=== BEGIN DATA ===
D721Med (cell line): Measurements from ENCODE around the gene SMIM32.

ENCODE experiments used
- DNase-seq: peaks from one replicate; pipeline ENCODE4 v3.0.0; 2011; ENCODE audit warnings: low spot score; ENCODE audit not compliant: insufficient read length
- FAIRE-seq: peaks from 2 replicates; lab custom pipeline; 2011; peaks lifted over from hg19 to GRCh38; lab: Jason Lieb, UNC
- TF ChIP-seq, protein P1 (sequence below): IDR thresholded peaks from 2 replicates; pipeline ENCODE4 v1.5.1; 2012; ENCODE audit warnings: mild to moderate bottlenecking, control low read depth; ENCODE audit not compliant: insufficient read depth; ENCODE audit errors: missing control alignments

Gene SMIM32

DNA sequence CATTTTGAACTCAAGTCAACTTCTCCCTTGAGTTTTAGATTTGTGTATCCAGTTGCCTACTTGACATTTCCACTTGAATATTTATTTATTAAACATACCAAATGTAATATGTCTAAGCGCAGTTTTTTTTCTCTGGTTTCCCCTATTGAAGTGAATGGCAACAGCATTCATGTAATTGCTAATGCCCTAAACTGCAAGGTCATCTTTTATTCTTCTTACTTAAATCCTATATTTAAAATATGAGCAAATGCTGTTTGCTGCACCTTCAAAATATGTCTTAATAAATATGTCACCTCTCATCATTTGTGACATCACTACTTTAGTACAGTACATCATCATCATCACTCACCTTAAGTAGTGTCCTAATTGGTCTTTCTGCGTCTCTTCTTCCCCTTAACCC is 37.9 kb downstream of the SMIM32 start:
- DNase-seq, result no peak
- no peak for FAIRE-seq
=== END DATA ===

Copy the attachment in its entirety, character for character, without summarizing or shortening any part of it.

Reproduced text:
D721Med (cell line): Measurements from ENCODE around the gene SMIM32.

ENCODE experiments used
- DNase-seq: peaks from one replicate; pipeline ENCODE4 v3.0.0; 2011; ENCODE audit warnings: low spot score; ENCODE audit not compliant: insufficient read length
- FAIRE-seq: peaks from 2 replicates; lab custom pipeline; 2011; peaks lifted over from hg19 to GRCh38; lab: Jason Lieb, UNC
- TF ChIP-seq, protein P1 (sequence below): IDR thresholded peaks from 2 replicates; pipeline ENCODE4 v1.5.1; 2012; ENCODE audit warnings: mild to moderate bottlenecking, control low read depth; ENCODE audit not compliant: insufficient read depth; ENCODE audit errors: missing control alignments

Gene SMIM32

DNA sequence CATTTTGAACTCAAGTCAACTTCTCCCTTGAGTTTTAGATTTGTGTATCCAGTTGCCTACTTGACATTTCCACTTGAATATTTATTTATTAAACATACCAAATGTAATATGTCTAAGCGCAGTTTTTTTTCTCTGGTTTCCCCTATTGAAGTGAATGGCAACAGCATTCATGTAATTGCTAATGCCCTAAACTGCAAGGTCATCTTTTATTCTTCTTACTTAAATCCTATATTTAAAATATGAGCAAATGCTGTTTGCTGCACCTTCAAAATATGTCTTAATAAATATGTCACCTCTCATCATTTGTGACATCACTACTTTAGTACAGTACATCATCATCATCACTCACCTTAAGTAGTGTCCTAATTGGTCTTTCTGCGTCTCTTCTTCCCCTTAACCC is 37.9 kb downstream of the SMIM32 start:
- DNase-seq, result no peak
- no peak for FAIRE-seq